“The whole western side of the city is built on sand; if we have a massive earthquake, the gas infrastructure will be shot, and we could face an extended power outage,” said Cal Broomhead, energy and climate program manager for San Francisco’s Department of the Environment (SF Environment). If the gas pipeline infrastructure is destroyed, it knocks out the natural gas-fired central thermal plants and prevents the use of distributed natural gas generators, so the city wanted to find a distributed solution to provide backup emergency power, one that didn’t rely on diesel.

In 2015 the city received funding from the U.S. Department of Energy’s Solar Market Pathways Program to integrate solar and energy storage into San Francisco’s emergency response plans. SF Environment is leading the project with the engineering firm ARUP acting as the primary subcontractor, and several consultants providing technical support and expertise. The local utility, Pacific Gas and Electric, one of California’s three major investor-owned utilities, is part of the grant as well.

Read full article from RMI Outlet

How Solar, Batteries and Time-of-Use Pricing Can Add Up to Value

By Jeff St. John, Greentech Media

There’s definitely a value to storing solar energy in batteries, and then discharging that energy to meet grid and customer needs. Measuring that value — and finding a way to share it between battery-equipped solar customers and their utilities — is a trickier matter.

Out in Sacramento, Calif., a long-running solar-storage pilot project has been testing out this interplay. The city’s utility, Sacramento Municipal Utility District (SMUD), has been working with startup Sunverge to align the operation of 34 battery-backed, PV-equipped homes with its needs to shave peak demand in late summer afternoons, when air-conditioning loads put stress on the grid.

SMUD is using critical peak pricing as its lever. Since 2012, the utility has been running an experiment with residential rate plans that charge extra-high prices during “critical peak period” days, in exchange for extra-low prices at other times. Some customers were offered the option of signing up for the plan — and others were automatically enrolled.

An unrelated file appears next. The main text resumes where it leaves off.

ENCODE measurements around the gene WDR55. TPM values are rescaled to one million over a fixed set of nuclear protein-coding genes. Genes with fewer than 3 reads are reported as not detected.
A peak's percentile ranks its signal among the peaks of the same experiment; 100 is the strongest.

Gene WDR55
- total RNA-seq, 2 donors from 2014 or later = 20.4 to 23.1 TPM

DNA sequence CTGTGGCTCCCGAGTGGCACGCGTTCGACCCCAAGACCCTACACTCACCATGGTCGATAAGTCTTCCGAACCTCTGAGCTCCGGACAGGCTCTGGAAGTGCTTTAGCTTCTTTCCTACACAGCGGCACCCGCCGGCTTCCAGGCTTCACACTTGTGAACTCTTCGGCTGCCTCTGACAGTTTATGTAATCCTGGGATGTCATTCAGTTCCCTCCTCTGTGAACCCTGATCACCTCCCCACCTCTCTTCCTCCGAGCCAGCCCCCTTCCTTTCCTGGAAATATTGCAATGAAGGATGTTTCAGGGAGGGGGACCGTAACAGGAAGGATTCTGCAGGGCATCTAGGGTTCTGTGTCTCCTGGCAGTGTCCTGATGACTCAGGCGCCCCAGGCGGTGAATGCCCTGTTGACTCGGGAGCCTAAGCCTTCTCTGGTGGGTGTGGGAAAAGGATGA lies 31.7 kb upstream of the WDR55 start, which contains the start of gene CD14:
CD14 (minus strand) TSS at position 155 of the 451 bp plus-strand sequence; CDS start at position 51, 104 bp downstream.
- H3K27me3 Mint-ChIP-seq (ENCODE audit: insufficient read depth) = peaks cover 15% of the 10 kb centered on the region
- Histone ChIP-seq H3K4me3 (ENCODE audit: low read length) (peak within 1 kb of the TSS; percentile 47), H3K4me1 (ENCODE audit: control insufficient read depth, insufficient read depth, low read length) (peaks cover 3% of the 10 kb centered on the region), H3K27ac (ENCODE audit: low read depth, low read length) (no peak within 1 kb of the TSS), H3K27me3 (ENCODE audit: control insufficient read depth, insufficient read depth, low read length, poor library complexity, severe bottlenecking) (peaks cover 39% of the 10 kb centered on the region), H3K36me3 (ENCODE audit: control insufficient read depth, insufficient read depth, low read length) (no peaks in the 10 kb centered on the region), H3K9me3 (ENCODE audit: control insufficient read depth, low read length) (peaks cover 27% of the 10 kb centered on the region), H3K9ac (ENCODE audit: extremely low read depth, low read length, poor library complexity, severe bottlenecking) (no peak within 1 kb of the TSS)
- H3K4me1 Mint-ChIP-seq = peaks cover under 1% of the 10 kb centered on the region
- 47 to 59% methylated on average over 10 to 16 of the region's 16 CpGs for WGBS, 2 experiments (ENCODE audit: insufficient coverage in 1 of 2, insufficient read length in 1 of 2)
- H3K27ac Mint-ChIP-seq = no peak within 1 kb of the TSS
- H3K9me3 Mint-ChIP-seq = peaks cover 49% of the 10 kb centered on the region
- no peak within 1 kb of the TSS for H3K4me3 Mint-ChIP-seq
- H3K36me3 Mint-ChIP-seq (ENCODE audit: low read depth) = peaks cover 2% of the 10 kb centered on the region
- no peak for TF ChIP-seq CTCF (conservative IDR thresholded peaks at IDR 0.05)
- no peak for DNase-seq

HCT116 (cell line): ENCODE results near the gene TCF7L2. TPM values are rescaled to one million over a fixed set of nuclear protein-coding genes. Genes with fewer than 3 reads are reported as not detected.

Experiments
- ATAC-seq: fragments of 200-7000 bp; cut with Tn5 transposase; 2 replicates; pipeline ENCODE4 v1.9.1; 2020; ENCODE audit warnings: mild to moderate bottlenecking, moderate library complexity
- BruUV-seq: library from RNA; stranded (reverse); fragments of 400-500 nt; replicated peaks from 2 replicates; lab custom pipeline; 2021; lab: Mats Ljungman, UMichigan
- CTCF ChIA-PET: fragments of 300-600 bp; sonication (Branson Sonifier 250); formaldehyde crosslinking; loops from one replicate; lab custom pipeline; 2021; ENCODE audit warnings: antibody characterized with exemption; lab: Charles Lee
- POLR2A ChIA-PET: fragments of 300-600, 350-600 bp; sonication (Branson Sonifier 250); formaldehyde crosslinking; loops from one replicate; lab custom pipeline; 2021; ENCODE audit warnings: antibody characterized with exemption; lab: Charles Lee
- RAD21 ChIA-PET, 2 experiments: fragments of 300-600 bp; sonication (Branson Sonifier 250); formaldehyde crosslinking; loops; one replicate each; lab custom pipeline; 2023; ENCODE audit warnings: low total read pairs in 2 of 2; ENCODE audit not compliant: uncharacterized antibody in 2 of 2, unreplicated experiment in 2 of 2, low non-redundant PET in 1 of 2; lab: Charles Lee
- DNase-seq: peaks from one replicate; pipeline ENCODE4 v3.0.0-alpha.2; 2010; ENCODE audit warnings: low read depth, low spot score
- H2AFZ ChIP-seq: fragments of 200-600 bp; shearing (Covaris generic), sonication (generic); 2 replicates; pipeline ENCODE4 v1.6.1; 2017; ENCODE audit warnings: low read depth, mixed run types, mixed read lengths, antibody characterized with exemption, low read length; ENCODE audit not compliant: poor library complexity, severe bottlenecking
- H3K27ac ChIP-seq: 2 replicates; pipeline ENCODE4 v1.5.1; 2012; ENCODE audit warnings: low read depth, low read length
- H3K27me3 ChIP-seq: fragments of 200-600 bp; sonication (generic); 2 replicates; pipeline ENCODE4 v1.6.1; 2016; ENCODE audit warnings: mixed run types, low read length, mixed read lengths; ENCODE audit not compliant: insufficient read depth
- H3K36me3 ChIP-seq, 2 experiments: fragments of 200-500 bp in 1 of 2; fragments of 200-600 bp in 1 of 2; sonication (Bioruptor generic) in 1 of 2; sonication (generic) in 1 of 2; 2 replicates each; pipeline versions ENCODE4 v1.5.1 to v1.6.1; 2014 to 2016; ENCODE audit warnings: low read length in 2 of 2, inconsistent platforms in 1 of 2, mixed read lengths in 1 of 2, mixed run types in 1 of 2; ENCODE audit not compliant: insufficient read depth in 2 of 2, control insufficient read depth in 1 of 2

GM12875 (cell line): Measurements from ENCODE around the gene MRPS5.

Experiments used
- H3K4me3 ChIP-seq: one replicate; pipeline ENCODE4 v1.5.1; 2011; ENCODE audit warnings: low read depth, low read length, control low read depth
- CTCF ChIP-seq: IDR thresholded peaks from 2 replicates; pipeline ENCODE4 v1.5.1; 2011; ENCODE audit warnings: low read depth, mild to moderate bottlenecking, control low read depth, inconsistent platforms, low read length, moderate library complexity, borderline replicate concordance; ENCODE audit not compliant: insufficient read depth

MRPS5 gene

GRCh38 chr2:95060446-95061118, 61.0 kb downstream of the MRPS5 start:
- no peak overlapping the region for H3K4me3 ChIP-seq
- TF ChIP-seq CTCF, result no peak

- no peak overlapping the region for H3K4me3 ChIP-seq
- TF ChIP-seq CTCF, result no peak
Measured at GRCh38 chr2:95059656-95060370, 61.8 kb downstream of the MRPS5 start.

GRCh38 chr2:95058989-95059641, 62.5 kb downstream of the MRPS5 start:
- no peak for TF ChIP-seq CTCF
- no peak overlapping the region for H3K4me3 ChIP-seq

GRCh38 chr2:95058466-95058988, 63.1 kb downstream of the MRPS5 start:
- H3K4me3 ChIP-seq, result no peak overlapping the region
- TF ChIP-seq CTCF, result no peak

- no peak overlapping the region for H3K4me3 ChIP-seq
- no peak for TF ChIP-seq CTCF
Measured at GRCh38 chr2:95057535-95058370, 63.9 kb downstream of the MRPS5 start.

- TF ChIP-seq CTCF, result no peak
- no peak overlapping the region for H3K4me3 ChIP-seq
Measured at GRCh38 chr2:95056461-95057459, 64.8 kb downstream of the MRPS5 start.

Read full article from Greentech Media

Renewable Energy’s Potential May Be Understated

By Gabriel Kahn, The Wall Street Journal

In February 2013, California energy officials sat down with power-industry executives to figure out how to avert an approaching calamity: The rapid rollout of wind and solar electricity was stressing the state’s grid. The more renewable energy California added, the more its power supply could be whipsawed by a cloudy day or a windy storm. Some at the meeting warned that problems, such as rolling brownouts, could start to show up later that year.

Those same worries were being echoed across the county as state authorities struggled to load aging electricity grids with ever-greater amounts of renewable power. At the time, renewable energy accounted for about 14% of California’s electricity output. Today, California often gets as much as 30% of its power from renewables; there are periods of the day when production can soar to 40%. California legislators just approved a plan that would require half of all power to come from renewables by 2030. Still, the tipping point the power industry feared hasn’t materialized.